The council is allowing the grass to grow longer this spring.

In a bid to create more plant species, habitats for wildlife, and nectar sources for pollinators, New Forest District Council (NFDC) will be stopping the mowing of grass on some of the verges and larger patches of land in May and some of June.

The council is calling this the 'Let It Bee' approach aimed at highlighting the importance of bees as pollinators and letting grass grow for wildlife.

The strategy stems from last year's No Mow May campaign, which encouraged people not to mow their lawns in May and mow less during the summer.

Cllr Geoffrey Blunden, portfolio holder for environment and sustainability, said: “We’re looking forward to seeing areas in our district flourish with our 'Let It Bee' approach.

“We have listened to feedback from last year and are working closely with Hampshire County Council to make sure grass will be cut where it is important for safety and visibility.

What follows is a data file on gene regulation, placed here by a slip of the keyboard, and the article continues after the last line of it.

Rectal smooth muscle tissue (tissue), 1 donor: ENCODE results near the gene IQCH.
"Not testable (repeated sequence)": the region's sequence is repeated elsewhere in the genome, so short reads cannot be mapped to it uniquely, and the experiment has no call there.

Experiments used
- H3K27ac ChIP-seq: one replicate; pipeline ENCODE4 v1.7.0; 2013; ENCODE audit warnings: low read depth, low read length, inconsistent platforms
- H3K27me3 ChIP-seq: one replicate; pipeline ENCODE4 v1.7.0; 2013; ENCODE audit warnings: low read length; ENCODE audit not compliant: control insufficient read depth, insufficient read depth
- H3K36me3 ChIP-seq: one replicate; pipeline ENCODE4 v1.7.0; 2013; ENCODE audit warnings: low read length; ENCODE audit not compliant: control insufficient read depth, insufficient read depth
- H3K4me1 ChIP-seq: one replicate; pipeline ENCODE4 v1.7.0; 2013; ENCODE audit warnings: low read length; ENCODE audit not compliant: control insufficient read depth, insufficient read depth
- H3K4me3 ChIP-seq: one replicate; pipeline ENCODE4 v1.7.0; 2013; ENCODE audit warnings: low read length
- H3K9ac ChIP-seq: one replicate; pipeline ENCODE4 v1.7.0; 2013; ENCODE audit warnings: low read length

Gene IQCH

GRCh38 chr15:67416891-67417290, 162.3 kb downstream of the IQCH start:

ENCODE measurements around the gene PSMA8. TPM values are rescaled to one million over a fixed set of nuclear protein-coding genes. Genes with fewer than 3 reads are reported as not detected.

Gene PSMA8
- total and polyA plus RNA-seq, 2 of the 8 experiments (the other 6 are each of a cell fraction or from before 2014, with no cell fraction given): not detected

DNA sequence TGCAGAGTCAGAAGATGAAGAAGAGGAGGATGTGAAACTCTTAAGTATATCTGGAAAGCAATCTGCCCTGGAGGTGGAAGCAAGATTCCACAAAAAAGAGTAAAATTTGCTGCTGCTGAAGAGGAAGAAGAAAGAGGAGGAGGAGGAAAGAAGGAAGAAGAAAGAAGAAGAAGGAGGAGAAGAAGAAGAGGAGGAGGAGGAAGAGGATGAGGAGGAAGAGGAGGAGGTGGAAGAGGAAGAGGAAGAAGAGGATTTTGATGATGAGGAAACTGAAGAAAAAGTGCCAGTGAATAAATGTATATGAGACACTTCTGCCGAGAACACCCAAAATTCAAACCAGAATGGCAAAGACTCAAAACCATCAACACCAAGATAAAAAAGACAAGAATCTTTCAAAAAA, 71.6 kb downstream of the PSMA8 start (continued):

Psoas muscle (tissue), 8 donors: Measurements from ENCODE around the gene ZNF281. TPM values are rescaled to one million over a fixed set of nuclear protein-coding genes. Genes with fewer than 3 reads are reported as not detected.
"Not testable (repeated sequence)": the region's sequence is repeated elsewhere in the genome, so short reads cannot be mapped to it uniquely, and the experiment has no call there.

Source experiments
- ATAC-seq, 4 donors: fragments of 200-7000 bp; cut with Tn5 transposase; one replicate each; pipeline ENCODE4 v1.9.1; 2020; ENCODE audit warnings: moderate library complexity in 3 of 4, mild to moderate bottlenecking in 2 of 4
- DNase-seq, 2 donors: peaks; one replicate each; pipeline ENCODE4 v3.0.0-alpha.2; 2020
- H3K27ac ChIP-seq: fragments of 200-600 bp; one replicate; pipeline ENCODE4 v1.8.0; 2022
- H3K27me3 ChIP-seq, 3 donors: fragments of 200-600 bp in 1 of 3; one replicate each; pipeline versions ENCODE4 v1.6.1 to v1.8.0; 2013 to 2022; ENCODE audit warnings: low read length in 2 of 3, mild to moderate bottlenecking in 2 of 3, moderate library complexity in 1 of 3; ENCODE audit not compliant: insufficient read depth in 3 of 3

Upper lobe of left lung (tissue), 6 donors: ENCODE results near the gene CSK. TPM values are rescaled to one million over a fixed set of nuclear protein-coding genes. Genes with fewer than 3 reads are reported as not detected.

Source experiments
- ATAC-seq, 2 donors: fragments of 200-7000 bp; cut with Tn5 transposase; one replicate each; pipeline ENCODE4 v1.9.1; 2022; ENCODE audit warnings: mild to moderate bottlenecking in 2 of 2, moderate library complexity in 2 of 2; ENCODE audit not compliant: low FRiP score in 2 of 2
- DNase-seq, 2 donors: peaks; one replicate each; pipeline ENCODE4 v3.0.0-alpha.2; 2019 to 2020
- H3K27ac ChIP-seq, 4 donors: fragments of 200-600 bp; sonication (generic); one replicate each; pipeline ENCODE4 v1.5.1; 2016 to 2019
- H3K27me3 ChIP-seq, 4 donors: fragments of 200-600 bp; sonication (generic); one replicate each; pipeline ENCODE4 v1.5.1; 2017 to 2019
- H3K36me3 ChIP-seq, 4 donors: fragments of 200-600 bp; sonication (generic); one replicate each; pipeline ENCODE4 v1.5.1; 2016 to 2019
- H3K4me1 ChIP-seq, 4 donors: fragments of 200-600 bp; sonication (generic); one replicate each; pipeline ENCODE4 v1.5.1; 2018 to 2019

“We’ll be continuing to review sites that might work for wildflower planting and use information gained from our trial sites at Fawley Fields and Appletree Court to help with this.

“We’d like to encourage residents to consider having their own wild areas in their gardens. You can reduce grass cutting at the bottom of your hedge to encourage more species to grow naturally or pick up wildflower mixes from your local seed retailer for your garden or window boxes.”

The approach coincides with a gap in alternative nectar sources in May.

NFDC’s usual six week cutting rota will be adjusted to accommodate the Let It Bee programme.

Depending on when the last cut was, some areas may not see another cut until the end of June.

From June onwards, the regular cutting schedule will resume, with most sites expected to be mowed by late June or early July.

Residents can find out more about NFDC’s Let It Bee grass maintenance programme at

More information can be found at